Montreal’s Saint Patrick’s Day parade is the oldest celebration of Irish drunkenness in Canada. For almost two centuries, police don’t just look the other way—they practically wear blindfolds—as everyone from the full-Irish to non-Irish fill downtown sidewalks to drink green beer, pee and puke everywhere, and cheer on old Shriners guys wearing silly hats as they swerve around in miniature cars.
As if wandering through the unpredictable and potentially volatile crowds wasn’t scary enough, our friend Taylor decided to crank it up a notch by dropping acid.
Taylor dropped the first hit around 11:30 AM. He was still wearing the eyeliner he wore on stage from playing a show the night before. He looked like an acid-dropping Alice Cooper leprechaun.
As we walked downtown, Taylor gave a pack of McGill University frosh students an odd, fixated look and mentioned to them how he’d once seen an old lady peeing in public at 2PM right at that spot. After expressing an urge to hug a weird Native homeless man, he realized that the LSD was starting to kick in, saying, “Yup, I’m starting to feel a little bit tingly, and it’s getting kind of acid-y around here.”
We asked him how he was feeling once we got down to the parade, and he said, “Giddy, weird, acid-y. But I’m not frightened yet.” Then some dude in an Irish flag morph suit who was holding a bottle of Jameson’s came up to us, and Taylor started laughing and looking around nervously.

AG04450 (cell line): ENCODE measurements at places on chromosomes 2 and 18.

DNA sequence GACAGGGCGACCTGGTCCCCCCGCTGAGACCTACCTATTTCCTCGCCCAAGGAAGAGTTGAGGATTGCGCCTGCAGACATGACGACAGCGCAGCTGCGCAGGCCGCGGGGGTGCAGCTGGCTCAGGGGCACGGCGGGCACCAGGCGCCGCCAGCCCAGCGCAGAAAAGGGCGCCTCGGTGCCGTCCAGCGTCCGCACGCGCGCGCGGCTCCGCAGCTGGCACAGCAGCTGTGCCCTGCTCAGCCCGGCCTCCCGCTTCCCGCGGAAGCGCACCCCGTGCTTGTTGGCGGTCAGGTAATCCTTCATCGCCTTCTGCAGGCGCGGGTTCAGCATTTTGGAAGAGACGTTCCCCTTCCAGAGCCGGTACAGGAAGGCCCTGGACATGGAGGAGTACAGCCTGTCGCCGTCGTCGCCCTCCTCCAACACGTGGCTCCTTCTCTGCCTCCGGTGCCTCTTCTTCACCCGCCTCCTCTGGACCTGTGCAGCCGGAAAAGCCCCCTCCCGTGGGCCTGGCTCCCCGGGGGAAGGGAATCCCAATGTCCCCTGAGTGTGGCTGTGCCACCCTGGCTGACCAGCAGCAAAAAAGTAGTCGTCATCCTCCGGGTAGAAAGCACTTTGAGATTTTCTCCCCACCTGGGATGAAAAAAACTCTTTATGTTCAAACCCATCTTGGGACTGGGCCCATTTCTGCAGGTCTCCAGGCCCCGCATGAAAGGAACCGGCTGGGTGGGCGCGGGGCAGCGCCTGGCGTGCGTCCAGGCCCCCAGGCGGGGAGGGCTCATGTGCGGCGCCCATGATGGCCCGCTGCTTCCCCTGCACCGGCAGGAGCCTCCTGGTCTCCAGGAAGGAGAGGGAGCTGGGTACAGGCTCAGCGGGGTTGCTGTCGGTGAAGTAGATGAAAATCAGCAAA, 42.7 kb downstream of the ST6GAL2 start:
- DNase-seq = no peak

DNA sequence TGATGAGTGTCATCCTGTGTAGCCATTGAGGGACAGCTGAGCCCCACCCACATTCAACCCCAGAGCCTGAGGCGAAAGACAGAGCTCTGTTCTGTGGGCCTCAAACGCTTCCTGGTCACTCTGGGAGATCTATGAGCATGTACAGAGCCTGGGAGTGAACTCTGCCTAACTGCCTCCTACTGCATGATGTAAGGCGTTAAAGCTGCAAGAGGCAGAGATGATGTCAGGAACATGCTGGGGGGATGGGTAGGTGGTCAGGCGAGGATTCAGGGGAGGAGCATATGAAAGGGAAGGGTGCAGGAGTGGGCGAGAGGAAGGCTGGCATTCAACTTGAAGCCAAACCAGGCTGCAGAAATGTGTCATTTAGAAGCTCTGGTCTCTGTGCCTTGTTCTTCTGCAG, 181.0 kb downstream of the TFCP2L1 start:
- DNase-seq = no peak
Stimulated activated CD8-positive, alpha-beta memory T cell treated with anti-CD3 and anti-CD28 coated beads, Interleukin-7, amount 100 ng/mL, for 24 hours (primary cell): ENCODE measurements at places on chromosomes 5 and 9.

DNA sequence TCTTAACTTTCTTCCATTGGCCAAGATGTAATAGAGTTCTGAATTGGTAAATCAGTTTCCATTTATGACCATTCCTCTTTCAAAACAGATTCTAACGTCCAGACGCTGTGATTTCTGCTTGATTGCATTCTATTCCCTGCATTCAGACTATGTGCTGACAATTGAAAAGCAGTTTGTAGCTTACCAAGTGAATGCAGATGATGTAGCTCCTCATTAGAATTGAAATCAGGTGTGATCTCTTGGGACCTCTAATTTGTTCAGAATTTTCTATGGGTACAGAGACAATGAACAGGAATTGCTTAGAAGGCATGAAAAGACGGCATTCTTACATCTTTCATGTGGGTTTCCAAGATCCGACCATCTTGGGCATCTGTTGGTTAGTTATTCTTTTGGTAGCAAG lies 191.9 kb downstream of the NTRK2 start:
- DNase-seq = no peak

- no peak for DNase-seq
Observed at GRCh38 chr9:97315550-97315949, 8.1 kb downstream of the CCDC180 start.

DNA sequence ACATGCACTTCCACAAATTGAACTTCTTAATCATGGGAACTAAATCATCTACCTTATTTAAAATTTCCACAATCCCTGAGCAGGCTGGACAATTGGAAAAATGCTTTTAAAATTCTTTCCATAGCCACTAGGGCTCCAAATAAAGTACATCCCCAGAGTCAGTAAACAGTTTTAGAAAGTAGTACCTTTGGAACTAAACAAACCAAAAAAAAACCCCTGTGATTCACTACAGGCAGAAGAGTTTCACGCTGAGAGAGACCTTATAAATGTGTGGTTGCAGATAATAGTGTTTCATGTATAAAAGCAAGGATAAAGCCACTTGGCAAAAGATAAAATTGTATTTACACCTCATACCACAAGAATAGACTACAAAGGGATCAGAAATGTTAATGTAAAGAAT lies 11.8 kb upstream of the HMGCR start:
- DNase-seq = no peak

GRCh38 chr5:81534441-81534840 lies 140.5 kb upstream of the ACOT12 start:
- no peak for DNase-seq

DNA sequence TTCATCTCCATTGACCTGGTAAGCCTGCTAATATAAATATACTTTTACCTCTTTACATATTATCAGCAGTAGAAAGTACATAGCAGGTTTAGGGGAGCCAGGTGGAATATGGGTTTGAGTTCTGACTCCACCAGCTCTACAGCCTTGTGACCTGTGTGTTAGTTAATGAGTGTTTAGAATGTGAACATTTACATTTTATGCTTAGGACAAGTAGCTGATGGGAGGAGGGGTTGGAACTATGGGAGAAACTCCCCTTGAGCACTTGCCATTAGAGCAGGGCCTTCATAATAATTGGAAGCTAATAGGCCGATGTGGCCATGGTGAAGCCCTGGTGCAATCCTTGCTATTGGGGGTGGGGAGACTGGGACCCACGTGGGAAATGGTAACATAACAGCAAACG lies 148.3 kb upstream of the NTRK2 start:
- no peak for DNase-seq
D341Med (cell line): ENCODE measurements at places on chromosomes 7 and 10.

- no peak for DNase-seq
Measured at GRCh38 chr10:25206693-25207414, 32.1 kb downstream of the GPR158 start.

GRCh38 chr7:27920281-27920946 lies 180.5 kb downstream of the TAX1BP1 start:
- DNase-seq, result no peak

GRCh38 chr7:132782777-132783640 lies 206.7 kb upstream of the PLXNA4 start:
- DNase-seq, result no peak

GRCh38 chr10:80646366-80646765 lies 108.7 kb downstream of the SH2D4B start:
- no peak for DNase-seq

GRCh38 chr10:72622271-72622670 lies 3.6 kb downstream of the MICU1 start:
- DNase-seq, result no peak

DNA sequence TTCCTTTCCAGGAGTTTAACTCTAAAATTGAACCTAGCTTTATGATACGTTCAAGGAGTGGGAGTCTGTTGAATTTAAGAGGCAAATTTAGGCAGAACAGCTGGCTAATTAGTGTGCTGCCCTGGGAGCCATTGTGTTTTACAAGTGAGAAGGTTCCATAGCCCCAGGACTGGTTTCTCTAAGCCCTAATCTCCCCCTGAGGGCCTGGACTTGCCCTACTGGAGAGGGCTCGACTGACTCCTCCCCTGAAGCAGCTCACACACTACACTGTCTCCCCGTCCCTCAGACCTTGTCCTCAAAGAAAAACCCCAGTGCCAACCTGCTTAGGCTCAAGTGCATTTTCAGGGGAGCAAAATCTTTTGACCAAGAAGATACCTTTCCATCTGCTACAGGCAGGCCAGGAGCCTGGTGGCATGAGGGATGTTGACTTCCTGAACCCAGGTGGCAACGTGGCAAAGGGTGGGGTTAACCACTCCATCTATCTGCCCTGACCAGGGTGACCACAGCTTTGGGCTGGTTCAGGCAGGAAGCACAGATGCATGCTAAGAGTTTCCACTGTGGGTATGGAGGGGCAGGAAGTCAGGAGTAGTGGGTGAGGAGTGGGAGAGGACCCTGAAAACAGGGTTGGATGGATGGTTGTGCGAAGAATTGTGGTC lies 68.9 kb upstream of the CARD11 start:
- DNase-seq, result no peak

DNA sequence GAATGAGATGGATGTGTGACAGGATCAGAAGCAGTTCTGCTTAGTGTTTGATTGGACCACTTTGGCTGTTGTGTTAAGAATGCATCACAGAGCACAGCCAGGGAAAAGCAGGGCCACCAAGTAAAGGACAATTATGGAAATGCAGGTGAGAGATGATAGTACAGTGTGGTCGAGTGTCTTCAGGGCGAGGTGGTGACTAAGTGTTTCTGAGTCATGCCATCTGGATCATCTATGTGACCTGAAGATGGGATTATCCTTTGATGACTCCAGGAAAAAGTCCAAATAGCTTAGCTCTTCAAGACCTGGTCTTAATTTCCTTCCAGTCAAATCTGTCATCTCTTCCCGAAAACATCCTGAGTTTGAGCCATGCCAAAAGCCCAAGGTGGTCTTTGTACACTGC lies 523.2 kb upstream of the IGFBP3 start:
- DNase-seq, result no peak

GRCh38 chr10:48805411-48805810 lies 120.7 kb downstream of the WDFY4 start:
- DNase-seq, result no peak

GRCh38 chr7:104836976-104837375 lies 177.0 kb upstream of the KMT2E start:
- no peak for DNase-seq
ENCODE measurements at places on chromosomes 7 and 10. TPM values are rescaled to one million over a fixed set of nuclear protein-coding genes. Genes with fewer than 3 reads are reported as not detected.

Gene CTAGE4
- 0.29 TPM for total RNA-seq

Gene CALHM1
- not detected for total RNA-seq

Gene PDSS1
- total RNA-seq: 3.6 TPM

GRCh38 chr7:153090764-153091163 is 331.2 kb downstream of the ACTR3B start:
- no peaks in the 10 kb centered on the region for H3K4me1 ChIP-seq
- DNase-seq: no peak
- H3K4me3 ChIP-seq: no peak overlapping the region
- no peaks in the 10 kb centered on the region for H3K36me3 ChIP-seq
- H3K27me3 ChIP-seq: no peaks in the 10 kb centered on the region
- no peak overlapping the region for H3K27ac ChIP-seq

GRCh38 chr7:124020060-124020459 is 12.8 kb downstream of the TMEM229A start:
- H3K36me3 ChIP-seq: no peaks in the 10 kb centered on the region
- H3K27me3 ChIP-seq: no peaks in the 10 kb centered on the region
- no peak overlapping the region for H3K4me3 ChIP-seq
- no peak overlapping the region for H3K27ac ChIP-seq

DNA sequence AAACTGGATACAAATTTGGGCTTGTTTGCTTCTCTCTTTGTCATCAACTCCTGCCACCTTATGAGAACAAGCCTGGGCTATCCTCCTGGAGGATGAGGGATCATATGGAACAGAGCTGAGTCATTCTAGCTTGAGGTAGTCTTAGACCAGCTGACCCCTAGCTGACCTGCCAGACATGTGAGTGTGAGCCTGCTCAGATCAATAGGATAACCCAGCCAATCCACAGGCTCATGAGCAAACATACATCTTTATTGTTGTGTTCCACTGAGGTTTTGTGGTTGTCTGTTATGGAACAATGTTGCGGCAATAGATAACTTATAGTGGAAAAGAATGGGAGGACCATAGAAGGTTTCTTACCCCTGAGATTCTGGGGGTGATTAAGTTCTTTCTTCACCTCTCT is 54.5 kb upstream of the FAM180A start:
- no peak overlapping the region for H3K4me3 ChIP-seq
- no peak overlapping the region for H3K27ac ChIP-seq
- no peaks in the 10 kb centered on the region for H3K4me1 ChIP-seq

In a matter of seconds, Taylor went from stoked on the Irish music to thoroughly startled by a group of bagpipers. “The bagpipes guys, they’re all staring at me. They’re freaking me out a little bit.”
This was the first elaborate float. Taylor liked it, and added: “Check out that mullet!” After everyone told him there was no mullet, cool as a cucumber, he said, “Yeah, he does. Christopher Lloyd style!” That wasn’t the first time Taylor hallucinated a hairstyle that wasn’t really there. He later thought that a girl had dreadlocks when she really only had a ponytail. When he looked again, he thought she had braids. When we told him she had a ponytail, he made a weird LSD-induced compromise when he said, “Okay, then, draids!”
A giant leprechaun rolled by, looming down on Taylor. He responded appropriately to the monolithic creature of good fortune and horror: “That’s a fucking evil-ass leprechaun. Leprechauns aren’t supposed to be that big. They’re supposed to be little. This real huge leprechaun is like a giant who’s wearing a leprechaun costume.”
Taylor didn’t like Dawson College’s float either: “I hate this float. It’s chaos. There’s no order. It’s like, what the fuck? Everyone’s doing something completely different, dance move-wise. On the other floats, they’re waving or whatever in unison.” At that point, it was clear that Taylor’s acid trip was really starting to peak.
Even though he wasn’t crazy about some of the floats, he was pumped for these cheerleaders spinning and flipping in the air. With dilated pupils, he put it simply: “This is balling.”
Taylor wasn’t afraid of speaking with strangers. When he saw a guy with a microphone, fake-interviewing people, he asked to have it. There was no cord. We couldn’t hear what the guy asked him, but Taylor replied, “If I do it again, I’m going to jail.” We were all very confused and the random guy looked ultra freaked out. “I was obviously just kidding.” Taylor said, without further explanation. So we bailed, and moved on down the street.